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Beirut explosion: Residents forced to provide basic services amid lack of state support

People share their anger and frustration as they are forced to clean streets and provide shelter for the homeless
Volunteers arrive to clear up the rubble amid an absence of state services (AFP)

People in Lebanon have been venting their frustration over the lack of any government response on the ground, following a devastating blast that sent shockwaves across Beirut on Tuesday. 

The explosion has claimed the lives of more than 150 people and left at least 5,000 people wounded, with entire neighbourhoods wiped out and up to 300,000 residents displaced from their homes. 

Scores of people have been using social media to highlight the lack of state services provided to those who have had their homes devastated by the blast.

Many are sharing photos of volunteers and ordinary citizens who have sprung into action, cleaning the streets of debris and providing food and water to injured citizens as the state fails to respond three days after the explosion. 

In the aftermath of the blast, volunteers went out onto the streets in large numbers to clear glass from streets and debris from shattered buildings, while others opened up their homes to residents who were rendered homeless by the blast. 

During a visit to Beirut on Thursday, French President Emmanuel Macron called for a probe into the explosion, and walked around some of the obliterated neighbourhoods, listening to people’s concerns. 

Members of the crowd chanted "the people want the fall of the regime" as he spoke, indicating the widespread anger in Lebanon at a political class whose mismanagement and corruption they blame for Tuesday's disaster. 

Macron guaranteed people that any aid provided by France would not go to into corrupt hands. He did not respond to calls for the release from French prison of anti-imperialist Lebanese militant Georges Abdallah.

In the days following the blast, the hashtag #علقوا_المشانق (hang the nooses) was trending in Lebanon, where over 16,000 people used it to call for a change in the system and for officials to be held accountable.

Anger on social media is matched by anger on the streets, with groups of people gathering in central Beirut and close to parliament, demanding accountability and expressing their frustrations.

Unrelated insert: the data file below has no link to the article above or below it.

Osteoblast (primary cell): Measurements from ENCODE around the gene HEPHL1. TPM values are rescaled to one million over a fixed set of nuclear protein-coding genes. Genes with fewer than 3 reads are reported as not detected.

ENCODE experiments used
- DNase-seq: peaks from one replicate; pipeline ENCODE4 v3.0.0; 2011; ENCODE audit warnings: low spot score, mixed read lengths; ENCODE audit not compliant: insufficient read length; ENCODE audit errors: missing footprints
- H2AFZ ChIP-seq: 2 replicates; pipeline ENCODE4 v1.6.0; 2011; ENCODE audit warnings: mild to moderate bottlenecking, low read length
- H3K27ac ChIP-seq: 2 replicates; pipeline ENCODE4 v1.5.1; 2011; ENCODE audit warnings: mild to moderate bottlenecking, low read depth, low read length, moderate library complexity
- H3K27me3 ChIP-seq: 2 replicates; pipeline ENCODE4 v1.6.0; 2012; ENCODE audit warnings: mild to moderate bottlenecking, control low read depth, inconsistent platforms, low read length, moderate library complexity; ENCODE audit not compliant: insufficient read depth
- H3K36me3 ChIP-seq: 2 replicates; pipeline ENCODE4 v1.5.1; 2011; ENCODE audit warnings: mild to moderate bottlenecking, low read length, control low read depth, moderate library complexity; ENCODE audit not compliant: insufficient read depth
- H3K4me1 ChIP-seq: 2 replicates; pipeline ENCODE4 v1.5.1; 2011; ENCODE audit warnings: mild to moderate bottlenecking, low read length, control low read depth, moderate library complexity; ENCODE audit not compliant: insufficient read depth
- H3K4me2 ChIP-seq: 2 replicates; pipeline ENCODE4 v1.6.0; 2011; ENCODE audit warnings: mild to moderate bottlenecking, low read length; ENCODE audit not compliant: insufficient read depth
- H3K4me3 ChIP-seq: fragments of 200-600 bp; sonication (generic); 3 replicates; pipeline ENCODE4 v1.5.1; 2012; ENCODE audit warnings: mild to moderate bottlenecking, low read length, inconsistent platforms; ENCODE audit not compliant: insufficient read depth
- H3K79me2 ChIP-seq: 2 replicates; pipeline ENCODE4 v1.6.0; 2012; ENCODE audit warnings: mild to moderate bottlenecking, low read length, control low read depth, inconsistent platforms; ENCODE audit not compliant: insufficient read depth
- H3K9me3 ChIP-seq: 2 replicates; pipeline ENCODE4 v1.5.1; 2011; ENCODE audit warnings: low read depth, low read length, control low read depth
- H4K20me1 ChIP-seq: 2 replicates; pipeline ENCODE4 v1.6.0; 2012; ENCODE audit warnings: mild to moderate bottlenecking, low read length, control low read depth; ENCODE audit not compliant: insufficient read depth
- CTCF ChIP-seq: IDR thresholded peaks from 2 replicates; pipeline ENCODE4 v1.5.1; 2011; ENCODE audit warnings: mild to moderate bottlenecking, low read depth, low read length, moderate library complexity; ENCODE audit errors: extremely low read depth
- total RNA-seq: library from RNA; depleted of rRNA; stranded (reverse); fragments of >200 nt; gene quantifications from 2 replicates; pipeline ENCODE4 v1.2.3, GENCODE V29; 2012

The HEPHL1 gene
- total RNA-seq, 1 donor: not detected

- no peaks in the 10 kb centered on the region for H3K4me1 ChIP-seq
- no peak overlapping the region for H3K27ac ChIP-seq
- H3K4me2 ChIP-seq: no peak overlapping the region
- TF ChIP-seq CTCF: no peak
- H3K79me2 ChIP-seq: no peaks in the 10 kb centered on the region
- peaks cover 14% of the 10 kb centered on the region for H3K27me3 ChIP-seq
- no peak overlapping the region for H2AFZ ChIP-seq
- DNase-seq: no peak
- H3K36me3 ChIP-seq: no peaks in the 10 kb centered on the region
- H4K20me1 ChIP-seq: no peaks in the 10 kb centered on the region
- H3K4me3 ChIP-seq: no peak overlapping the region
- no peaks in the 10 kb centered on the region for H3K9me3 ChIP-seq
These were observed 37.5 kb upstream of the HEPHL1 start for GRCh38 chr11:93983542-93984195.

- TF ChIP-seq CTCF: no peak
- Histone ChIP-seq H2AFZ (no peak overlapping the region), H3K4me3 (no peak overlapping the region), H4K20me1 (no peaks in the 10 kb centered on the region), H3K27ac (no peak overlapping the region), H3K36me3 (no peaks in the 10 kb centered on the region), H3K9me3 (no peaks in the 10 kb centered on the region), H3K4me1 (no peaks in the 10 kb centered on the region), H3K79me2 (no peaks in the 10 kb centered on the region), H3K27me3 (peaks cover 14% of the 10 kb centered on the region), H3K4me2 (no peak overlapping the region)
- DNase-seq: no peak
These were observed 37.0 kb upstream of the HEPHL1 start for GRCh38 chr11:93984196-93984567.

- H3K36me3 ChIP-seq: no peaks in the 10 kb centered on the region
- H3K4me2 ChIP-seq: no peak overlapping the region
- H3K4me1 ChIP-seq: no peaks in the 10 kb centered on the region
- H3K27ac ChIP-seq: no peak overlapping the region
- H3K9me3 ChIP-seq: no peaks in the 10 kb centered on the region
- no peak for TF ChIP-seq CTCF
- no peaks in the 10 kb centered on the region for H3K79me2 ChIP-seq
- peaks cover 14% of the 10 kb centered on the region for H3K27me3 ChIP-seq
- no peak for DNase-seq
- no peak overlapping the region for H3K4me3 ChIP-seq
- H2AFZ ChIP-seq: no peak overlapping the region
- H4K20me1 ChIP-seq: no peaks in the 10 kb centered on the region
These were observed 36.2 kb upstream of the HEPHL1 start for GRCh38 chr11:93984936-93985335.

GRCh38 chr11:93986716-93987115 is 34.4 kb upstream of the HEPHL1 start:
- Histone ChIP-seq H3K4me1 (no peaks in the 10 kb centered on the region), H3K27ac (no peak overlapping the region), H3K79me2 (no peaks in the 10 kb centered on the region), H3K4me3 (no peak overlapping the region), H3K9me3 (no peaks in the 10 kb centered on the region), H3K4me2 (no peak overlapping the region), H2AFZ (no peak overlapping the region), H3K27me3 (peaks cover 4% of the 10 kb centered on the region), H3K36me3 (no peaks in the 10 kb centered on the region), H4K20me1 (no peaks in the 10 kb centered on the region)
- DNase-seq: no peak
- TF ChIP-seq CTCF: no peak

Protesters were met with tear gas from security forces, who quickly dispersed crowds, wounding some demonstrators.

Several countries have responded to the disaster by sending aid to Beirut, and a number of foreign aid organisations have started offering humanitarian assistance on the ground. 

Turkey’s Humanitarian Relief Foundation (IHH) has been helping search for survivors, digging through the debris and recovering bodies, while Qatar said the country has dispatched a military plane carrying medical aid, as had the United States. France and a number of other European countries are set to follow suit.

Meanwhile, hospitals in Beirut, many of which are at full capacity, have been inundated with patients.

People have also used social media to share information on locations where volunteers can donate blood and find offers for free rides to hospitals, as well as setting up online groups to help locate people who have gone missing.

Tuesday’s explosion comes amidst an economic crisis in Lebanon, where the lira has lost 80 percent of its value in recent months, as well as the country struggling to deal with a surge of coronavirus cases.  

Marwan Abboud, Beirut's governor, said on Wednesday that collective losses after the blast may reach anywhere from $10bn to $15bn, including both direct and indirect losses related to business.

Even before the blast, the government had previously warned that 60 percent of the population could be living below the poverty line before the end of the year.